As I'm sure I've mentioned, I have been writing for most of my life. Even though it kind of ended up being music that I utilised as my creative outlet after I finished school, I had always wanted to be a writer. When I was in primary school my parents signed me up to a young writer's club. I believe it was called 'Starfish' or something along those lines. They had a magazine that accepted submissions from kids and it was from them that I received my first official rejection letter.
I can remember the first "book" I wrote. I remember being very clear that it was a book, not just a story and that I had the illustrations to prove it. I'm not sure if you know the technical difference between a book and a story but it has something to do with illustrations. I called it 'Sarah and the Mermaid' and it was about a girl named Sarah who goes for a swim and meets a mermaid. The mermaid is also named Sarah. It may seem like I was a bit self-obsessed but I had a reason for giving both of them my name, rather than just one of them. In true Smackie Onassis style, it was purely so I could make a terrible joke at the end.
When the two characters met I had one say "Hi! I'm Sarah" to which the other responded "I'm Sarah too!". When they parted ways at the end I included the exchange of Sarah (the human) saying "Bye Sarah!" and Sarah (the mermaid) replying with "Bye Sarah too!"
I am old enough to know now that this is a very old, very bad joke. But I was five years old when I wrote that. I can recall how excited everyone around me was that a five year old could independently come up with that. What I didn't tell them was that I had outright stolen it from an episode of Nelly the Elephant. No-one ever found out my shameful little secret but if they had I imagine they would have sat me down with a stern look and a copy of "My First Creative Plagiarism"*.
Luckily, my plagiarism phase ended when I hit double digits. I started writing my first serious novel when I was fourteen and completed it when I was sixteen. Unfortunately, I was so absurdly self-conscious that I refused to show it to anyone, not even my closest friends. In fact, scratch that. ESPECIALLY not my closest friends. The fact that I was writing it at all was one of my most closely guarded secrets.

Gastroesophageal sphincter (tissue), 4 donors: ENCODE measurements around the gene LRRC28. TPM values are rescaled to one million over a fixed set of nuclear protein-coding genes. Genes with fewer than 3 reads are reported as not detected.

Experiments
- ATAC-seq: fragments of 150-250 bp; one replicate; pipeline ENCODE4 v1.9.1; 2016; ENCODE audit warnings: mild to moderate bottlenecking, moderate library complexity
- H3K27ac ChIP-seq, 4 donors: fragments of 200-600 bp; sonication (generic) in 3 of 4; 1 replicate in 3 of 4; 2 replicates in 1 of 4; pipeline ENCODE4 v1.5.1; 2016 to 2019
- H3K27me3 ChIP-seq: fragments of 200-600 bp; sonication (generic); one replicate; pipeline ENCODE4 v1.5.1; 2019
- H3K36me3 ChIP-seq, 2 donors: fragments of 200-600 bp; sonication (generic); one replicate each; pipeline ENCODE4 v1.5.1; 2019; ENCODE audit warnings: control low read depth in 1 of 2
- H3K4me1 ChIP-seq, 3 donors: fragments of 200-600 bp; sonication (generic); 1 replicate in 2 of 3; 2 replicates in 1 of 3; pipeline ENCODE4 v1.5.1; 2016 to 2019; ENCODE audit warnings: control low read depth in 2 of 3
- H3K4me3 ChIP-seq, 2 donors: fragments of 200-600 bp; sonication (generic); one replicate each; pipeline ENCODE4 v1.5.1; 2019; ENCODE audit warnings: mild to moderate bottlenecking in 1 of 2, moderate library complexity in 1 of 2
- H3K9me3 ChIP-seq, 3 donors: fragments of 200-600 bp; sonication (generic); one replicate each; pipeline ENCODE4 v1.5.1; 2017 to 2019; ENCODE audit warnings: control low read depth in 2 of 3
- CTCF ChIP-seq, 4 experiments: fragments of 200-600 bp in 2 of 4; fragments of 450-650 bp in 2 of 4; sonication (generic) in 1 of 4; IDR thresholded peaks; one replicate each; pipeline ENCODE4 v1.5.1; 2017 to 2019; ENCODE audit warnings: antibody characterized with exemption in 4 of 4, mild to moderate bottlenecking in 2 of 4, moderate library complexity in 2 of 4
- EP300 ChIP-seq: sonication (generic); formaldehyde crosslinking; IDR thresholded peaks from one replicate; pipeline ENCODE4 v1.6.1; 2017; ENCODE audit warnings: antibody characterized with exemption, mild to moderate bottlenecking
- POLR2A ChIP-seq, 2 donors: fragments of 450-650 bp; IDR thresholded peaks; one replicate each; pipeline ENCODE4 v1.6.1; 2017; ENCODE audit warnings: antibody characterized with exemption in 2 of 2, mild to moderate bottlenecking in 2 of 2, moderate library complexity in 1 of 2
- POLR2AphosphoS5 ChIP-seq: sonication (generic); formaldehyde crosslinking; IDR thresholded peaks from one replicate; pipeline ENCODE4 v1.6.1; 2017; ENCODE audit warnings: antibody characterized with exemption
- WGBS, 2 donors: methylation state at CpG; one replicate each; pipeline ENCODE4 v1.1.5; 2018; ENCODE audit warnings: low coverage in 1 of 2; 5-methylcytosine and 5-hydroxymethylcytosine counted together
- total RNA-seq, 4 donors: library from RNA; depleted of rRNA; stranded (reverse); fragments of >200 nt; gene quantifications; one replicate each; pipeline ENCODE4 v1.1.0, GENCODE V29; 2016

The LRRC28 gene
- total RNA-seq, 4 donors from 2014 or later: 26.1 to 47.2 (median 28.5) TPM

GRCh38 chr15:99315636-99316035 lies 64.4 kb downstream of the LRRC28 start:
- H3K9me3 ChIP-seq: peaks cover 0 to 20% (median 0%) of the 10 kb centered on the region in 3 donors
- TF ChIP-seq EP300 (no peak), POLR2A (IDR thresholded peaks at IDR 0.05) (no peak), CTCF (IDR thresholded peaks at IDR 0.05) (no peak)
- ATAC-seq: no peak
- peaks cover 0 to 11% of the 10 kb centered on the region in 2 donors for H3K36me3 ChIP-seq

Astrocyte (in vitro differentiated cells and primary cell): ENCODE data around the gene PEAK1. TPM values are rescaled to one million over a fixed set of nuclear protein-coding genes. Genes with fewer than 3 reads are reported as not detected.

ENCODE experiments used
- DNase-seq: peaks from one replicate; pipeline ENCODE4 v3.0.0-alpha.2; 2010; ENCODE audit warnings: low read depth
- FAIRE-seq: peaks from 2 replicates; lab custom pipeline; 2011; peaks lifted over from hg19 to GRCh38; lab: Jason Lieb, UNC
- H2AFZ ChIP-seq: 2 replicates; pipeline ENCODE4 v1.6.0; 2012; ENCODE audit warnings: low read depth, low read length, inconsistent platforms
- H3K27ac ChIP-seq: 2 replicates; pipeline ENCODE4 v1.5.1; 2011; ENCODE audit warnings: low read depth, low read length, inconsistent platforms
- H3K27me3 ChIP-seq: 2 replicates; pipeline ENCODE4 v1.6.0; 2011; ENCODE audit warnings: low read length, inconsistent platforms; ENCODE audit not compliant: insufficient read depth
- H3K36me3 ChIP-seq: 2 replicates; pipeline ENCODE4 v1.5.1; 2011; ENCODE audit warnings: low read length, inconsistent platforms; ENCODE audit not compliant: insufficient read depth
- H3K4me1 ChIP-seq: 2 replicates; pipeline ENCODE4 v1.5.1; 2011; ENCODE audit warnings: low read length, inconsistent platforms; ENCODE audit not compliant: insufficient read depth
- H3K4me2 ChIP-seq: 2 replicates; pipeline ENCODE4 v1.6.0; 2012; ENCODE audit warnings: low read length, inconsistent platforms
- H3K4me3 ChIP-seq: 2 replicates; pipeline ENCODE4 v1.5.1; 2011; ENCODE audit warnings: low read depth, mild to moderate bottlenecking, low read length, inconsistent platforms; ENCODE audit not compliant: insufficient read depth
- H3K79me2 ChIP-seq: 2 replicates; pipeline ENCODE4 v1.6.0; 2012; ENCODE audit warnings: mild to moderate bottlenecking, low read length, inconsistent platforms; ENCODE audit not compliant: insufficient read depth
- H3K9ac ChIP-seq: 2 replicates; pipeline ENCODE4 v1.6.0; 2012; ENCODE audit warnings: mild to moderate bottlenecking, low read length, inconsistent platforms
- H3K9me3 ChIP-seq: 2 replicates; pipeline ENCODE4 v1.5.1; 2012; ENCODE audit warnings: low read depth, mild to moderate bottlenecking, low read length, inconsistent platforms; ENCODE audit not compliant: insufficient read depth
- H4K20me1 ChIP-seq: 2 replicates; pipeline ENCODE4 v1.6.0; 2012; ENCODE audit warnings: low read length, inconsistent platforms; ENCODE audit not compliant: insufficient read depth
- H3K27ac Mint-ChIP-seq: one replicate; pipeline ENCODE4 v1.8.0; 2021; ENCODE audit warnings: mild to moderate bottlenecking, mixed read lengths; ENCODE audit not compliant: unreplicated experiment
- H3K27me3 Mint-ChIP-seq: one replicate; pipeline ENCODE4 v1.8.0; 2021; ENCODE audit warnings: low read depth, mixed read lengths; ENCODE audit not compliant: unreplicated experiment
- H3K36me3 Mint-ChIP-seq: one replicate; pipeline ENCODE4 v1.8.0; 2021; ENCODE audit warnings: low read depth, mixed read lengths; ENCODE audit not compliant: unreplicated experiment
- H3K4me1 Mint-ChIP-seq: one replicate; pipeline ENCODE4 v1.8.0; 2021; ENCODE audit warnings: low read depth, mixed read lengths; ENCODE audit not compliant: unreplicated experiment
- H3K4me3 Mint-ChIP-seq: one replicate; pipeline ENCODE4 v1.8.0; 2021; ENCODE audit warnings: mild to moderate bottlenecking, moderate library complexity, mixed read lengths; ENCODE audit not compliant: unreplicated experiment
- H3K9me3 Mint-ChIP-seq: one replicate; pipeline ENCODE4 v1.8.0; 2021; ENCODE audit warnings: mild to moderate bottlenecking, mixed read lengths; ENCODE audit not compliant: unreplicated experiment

I did show it to one person actually - my little sister. This may seem like a touching gesture of sisterly love but don't be fooled. The only reason I showed it to her was because, out of everyone I knew, she was the one who most represented my target demographic. I am not kidding. Remember: I was fifteen. She actually really loved it and continually pestered me to write more, but she remains to this day the only person apart from me who ever saw it.
I did go on to study a writing degree at uni, which I did mainly because I didn't know what I wanted to do with my life and everyone was telling me that I was good at writing. Unfortunately, I never finished it. I got two and a bit years into it before realising that they had run out of course ideas after first year and everything from then on was useless, monotonous filler. People are always telling me that I should finish it on the basis that I was so close to the end when I dropped out. I'm not going to on the principle that I would rather not have a degree than spend another year of my life wasting my time.
So, there it is. Throw in a handful of short stories and an abundance of blog entries (this was not my first blog. That being said, I will die before revealing the URL of my old one.) and you have the history of Smackie Onassis: Ghost, Writer. Oh, also that joke would make more sense if you knew that my housemates have a running gag that I am actually a Victorian era ghost. The "ghostess with the mostess" as it were. Which I guess you don't have any way of knowing. But let me assure you: if you had known that, you would probably have found it clever.
*I don't think this is a real thing, but I do know that "My First Sitar" was. My grandparents had it and I played with it every single time I was at their house.